Published: Friday, 20 January 2012 05:05
Free Stroke Asessments
On Friday, Jan. 28, from 8:30 to 11:30 a.m., doctors at Alameda Hospital will be conducting free stroke risk assessments. As a part of the assessments, patients will be given blood pressure tests, body mass indexes, total cholesterol checks and blood glucose level exams. Patients will also receive electrocardiograms. After the thorough assessments, doctors will discuss patients' individual risks for strokes.
A stroke occurs when either a clot blocks blood flow in an artery leading to the brain, or when a blood vessel heading to the brain breaks. A stroke victim may experience sudden numbness in parts of the body, as well as confusion, slurred speech, difficulty seeing and dizziness. A stroke patient may also have trouble with coordination and balance.
The likelihood that a person will have a stroke depends on several factors. A person over the age of 55 is more likely to have a stroke than those under that age, and that person's stroke risk will double each decade past his 55th birthday. If someone's grandparent, parent, sister or brother has had a stroke, then that person has an elevated risk of having one, too. If a person is male, an African American, or both, he is more likely to have a stroke than those outside those categories. Someone with high blood pressure, heart disease or diabetes is also more likely to have a stroke.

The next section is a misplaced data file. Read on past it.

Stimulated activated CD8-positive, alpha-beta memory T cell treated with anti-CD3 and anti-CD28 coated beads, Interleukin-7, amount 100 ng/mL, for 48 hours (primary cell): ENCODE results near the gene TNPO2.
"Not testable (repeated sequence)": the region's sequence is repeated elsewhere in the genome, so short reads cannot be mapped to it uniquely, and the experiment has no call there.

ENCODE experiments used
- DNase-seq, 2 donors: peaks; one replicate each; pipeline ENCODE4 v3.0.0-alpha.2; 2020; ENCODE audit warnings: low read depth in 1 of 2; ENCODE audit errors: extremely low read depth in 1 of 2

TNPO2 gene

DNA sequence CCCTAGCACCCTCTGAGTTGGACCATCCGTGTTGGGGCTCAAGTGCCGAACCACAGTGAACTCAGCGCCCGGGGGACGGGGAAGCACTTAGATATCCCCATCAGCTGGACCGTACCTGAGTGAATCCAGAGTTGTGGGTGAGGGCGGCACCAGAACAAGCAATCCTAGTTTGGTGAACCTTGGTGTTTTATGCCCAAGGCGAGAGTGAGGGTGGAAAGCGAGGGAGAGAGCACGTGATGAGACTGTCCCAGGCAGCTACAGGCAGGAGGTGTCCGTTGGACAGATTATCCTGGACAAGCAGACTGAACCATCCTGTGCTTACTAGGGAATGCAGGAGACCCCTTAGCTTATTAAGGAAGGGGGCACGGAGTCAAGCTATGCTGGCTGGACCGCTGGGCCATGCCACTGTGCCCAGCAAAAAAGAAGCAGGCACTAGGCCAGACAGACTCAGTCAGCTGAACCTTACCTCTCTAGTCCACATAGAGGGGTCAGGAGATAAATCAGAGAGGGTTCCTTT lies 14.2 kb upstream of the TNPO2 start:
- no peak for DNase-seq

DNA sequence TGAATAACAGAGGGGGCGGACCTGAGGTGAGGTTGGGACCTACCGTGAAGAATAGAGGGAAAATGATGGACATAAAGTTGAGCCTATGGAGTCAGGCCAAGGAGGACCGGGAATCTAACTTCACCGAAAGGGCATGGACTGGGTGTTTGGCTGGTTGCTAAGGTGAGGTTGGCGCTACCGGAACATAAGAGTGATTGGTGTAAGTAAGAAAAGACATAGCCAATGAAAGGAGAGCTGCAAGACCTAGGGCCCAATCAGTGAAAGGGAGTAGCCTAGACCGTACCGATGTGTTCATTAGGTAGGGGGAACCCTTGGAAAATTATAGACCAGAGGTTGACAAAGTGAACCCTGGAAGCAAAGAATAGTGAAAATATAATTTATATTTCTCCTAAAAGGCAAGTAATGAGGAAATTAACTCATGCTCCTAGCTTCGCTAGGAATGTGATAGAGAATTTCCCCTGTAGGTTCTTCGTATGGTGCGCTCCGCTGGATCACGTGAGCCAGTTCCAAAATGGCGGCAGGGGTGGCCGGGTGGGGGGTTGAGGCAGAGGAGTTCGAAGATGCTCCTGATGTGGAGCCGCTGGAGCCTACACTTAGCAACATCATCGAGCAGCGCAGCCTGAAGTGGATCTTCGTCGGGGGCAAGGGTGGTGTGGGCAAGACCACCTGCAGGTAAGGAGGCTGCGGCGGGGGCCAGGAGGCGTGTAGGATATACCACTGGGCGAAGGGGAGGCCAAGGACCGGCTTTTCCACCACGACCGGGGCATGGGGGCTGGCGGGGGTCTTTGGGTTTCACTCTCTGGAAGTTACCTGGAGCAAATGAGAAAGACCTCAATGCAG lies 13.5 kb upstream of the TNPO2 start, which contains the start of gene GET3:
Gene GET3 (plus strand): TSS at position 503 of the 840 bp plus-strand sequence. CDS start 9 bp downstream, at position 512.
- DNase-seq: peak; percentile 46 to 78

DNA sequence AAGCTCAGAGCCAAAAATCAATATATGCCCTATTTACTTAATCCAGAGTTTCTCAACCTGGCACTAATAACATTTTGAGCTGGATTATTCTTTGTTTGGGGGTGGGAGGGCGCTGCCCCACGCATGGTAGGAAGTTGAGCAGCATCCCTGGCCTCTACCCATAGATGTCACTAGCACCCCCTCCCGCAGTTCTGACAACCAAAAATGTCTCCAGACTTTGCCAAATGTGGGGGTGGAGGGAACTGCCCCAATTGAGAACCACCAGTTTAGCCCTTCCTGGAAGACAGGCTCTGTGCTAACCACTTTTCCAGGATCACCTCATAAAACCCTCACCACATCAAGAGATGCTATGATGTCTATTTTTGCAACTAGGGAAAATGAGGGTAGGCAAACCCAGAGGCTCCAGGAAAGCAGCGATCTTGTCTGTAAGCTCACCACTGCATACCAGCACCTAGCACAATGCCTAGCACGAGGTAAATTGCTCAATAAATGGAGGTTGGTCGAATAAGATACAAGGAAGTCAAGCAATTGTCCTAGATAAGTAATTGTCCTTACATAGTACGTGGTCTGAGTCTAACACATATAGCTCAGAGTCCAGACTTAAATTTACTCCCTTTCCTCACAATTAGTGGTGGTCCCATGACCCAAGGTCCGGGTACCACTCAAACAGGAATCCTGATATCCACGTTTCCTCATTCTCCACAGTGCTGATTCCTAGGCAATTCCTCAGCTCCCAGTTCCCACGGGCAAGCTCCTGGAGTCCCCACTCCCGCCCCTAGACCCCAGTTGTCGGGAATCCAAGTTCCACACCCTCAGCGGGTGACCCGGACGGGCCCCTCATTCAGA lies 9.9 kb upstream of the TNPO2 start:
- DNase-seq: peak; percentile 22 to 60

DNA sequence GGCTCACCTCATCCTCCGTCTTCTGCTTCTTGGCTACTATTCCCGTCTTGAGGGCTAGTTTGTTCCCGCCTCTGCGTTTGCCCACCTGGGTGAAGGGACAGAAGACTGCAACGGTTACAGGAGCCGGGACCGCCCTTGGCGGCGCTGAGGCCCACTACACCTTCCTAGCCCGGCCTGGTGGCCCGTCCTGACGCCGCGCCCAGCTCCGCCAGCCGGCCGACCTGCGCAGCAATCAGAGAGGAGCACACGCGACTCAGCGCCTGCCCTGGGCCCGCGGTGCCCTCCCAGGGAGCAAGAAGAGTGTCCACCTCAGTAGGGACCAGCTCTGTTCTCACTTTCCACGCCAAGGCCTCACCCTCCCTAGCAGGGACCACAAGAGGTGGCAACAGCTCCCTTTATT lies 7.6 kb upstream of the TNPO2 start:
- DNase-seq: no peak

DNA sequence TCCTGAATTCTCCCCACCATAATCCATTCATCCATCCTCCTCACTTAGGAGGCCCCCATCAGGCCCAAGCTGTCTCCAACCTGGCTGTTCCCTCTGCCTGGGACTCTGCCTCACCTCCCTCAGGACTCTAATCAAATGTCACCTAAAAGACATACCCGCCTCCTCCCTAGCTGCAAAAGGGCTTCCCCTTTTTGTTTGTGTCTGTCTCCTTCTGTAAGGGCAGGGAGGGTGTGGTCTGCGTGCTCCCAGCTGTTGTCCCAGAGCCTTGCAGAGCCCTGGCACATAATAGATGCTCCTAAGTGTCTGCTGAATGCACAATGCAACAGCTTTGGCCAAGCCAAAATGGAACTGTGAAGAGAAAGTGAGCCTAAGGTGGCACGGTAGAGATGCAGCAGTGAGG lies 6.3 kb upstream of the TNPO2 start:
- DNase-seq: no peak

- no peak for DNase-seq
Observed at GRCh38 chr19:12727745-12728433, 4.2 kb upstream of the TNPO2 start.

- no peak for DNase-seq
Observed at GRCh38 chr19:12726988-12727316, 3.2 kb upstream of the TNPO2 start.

Be Cervix Aware
By official Congressional decree, January is "Cervical Health Awareness Month." During this month, women and men are both encouraged to get the human papillomavirus (HPV) vaccine.
A variation of HPV can cause cervical cancer, while other versions of the virus can cause vaginal, penile, anal or oropharyngeal cancer.
It is often passed during sexual activity through skin-to-skin contact. Many people have HPV and don't even realize it.
Blood Donors Celebrated
January is also "National Blood Donor Month." The Alameda County Public Health Department (ACPHD) is encouraging anyone with O+, O-, A+, A-, B+, B-, AB+ or AB- to donate blood during this allimportant month.
Though donors can donate up to one pint of blood at a time, that one pint can be separated into red blood cells, plasma and platelets and distributed into at least three different people.
On a daily basis, donated blood gets used to treat cancer patients, organ transplant recipients and trauma victims.
About 38 percent of the U.S. population is eligible to donate blood, but less than 10 percent do so each year, according to the ACPHD.
People 17 years of age, who are over 110 pounds and who have no sickness or illness are strongly encouraged to donate. However, donators will be subjected to a series of questions at donation spots that will help determine if they are fully eligible to donate. Certain diseases, travel patterns and medications may preclude some from donating.
People with blood types O- and AB- are especially encouraged to donate, as O- blood can be transferred to all people, and AB- blood is the rarest blood type.
People can donate blood every 56 days and platelets, at most, twice a week.